bojesen_brexitMonday’s Daily Telegraph (2nd November) was full of gems. Roger Bootle’s column contained the best arguments I have seen for the Brexit. On past form the EU will continue to stretch its tentacles wider and deeper into every nook and cranny of national life. Hence the costs of its interference will rise substantially. Meanwhile, over time, the EU budget will surely increase. The logic of moving towards a closer union is that the central budget should outrank national ones.
If most of the EU moves towards full fiscal and political union, it will be very uncomfortable for the UK to be inside the EU but outside that bloc. Finally, the EU itself is likely to fall in relative importance in the world.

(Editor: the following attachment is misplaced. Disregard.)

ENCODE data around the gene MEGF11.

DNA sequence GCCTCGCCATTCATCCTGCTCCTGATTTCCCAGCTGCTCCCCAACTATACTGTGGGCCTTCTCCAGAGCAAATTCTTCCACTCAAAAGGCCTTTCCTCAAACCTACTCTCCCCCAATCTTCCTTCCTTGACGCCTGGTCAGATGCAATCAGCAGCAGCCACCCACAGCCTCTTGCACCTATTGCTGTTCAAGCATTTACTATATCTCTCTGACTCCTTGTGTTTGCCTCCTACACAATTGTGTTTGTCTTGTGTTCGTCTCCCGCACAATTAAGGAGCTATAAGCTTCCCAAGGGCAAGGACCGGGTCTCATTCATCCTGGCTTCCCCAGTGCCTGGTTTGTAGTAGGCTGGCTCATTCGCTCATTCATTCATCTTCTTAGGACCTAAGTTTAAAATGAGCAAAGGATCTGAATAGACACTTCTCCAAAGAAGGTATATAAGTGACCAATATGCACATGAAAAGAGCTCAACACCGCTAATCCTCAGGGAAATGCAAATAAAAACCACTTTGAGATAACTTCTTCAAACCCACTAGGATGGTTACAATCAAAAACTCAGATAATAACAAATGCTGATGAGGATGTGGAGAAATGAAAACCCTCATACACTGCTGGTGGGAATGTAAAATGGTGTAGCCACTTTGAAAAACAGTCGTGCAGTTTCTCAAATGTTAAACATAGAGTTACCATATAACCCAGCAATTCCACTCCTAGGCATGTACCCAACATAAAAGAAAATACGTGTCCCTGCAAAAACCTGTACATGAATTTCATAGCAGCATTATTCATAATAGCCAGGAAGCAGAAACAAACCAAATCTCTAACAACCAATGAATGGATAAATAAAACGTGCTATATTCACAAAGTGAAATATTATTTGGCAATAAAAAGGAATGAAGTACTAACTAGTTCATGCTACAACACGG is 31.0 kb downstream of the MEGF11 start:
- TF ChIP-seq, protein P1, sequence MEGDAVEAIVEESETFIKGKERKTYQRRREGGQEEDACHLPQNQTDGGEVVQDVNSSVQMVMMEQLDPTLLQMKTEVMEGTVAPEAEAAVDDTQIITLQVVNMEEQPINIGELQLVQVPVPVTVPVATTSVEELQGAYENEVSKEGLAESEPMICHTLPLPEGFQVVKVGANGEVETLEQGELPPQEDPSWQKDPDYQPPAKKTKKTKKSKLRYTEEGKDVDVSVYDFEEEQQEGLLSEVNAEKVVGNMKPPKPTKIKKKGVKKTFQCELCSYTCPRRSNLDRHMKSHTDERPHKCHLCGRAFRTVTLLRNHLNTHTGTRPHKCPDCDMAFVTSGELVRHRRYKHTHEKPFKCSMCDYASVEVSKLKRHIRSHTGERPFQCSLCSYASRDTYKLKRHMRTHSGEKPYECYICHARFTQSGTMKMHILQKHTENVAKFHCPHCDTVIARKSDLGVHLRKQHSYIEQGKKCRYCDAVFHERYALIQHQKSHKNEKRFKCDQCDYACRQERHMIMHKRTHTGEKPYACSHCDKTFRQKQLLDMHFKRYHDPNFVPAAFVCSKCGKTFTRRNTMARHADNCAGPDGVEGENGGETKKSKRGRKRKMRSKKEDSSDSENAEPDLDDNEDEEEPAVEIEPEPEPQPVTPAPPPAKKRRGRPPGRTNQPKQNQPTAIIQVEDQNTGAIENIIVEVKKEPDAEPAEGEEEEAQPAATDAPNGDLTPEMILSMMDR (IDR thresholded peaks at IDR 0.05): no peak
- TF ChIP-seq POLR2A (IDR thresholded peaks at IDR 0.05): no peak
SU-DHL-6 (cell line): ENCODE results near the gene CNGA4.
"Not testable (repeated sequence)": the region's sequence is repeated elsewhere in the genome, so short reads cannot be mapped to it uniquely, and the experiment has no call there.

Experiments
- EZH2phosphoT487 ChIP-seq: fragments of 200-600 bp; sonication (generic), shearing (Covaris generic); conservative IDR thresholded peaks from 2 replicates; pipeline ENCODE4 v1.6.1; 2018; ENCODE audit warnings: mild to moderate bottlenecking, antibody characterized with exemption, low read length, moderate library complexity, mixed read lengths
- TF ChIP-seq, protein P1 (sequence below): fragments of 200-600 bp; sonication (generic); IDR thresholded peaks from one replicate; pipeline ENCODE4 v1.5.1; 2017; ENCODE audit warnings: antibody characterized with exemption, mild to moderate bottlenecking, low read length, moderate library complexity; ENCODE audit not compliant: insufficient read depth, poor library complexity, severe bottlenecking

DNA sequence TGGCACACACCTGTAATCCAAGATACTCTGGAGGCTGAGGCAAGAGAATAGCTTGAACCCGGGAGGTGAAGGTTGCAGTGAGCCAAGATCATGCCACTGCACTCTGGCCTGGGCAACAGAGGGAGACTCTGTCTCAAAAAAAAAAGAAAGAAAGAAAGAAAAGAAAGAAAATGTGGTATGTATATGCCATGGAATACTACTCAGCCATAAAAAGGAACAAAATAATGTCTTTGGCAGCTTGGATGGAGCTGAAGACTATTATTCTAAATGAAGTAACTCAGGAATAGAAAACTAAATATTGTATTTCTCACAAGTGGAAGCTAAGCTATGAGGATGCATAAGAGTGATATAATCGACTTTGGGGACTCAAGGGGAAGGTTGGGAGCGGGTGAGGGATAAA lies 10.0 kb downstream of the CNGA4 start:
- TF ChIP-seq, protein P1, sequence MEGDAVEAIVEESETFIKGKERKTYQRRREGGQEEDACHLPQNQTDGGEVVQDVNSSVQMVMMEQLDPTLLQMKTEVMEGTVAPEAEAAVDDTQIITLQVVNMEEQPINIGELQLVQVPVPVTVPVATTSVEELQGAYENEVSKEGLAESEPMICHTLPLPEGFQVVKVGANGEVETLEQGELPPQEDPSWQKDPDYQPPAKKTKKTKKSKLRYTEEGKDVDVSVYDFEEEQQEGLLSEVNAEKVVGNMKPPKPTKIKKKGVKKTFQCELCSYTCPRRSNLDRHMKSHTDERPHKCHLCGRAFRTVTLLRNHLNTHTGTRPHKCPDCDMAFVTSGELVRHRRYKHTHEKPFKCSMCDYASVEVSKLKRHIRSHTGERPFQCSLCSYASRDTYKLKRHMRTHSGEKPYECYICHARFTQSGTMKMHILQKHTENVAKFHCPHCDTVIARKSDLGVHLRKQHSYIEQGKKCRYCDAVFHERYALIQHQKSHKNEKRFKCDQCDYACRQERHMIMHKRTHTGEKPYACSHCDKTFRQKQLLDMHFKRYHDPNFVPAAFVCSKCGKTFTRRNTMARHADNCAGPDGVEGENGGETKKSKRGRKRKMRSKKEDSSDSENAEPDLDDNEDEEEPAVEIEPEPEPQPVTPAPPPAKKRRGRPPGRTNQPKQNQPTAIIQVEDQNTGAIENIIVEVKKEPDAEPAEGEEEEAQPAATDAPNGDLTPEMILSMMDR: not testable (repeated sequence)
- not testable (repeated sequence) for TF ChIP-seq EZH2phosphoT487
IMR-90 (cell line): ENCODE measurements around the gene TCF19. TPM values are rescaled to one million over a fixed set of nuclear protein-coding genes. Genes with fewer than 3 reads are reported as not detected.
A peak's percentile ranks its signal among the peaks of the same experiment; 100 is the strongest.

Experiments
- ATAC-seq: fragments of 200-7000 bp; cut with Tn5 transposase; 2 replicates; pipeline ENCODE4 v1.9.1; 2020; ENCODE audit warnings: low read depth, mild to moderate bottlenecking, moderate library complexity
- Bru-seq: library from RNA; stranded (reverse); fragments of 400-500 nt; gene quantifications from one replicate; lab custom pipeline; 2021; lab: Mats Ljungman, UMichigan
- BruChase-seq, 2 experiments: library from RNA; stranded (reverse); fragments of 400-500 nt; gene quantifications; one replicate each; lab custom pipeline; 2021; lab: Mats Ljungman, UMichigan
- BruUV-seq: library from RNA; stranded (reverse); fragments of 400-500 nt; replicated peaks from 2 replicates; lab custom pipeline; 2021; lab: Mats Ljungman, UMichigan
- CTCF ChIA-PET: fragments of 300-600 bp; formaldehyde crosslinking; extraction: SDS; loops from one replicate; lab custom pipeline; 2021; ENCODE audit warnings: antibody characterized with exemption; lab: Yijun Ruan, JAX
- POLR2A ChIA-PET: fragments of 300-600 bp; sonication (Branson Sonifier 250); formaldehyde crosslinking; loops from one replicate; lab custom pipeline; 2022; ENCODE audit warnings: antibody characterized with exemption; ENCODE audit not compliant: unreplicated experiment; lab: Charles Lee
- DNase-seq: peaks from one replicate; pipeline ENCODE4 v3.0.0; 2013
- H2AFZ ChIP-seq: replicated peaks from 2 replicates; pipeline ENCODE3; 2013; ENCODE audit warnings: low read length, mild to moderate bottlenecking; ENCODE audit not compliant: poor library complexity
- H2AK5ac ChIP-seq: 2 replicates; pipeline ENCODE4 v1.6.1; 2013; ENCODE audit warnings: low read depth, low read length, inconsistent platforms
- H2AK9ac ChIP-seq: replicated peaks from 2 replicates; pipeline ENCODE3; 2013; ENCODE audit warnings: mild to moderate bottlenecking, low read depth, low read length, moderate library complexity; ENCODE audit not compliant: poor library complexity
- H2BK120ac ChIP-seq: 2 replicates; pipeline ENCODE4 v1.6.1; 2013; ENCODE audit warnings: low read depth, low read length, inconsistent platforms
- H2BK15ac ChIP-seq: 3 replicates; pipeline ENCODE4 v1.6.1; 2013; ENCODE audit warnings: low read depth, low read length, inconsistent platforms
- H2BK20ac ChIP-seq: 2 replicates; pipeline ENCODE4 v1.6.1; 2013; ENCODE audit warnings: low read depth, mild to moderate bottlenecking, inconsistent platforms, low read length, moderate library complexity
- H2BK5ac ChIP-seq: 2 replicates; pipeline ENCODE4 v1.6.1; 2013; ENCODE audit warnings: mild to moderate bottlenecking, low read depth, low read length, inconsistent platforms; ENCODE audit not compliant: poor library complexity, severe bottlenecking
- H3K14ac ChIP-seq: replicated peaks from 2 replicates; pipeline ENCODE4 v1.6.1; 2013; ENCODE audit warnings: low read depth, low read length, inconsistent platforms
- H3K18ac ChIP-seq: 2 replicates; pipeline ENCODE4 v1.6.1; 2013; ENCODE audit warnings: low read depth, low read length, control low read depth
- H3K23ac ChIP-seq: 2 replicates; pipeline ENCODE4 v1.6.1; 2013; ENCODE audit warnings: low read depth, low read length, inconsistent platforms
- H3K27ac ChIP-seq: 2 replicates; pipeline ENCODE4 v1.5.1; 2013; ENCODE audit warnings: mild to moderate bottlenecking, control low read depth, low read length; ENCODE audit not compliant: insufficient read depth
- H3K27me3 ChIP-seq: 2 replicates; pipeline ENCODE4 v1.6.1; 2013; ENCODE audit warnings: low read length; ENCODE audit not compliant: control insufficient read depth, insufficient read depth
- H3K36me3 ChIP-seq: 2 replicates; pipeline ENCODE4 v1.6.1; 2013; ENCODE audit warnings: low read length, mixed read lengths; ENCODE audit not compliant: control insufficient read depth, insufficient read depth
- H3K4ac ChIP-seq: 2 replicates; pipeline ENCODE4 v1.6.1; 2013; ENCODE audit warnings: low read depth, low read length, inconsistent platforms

But if the rest of the world is continuing to grow in importance, the benefits of membership would be proportionally smaller and the costs yet more unnecessary. It is highly likely that there will be a deal which gives the UK special access to the EU markets. We would have freedom to rescind EU laws and regulations – which are estimated to cost several per cent of GDP. We would keep the UK’s net contribution to the EU which is about ₤9bn a year.
Elsewhere in the Telegraph we are told that Direct CAP payments to Britain will average ₤2.88bn a year from 2014 to 2020 and that without this subsidy many farmers will go bankrupt. But if leaving the EU saves ₤9bn a year, then we can pay for our own food security and not need to have the monies recycled through Brussels.

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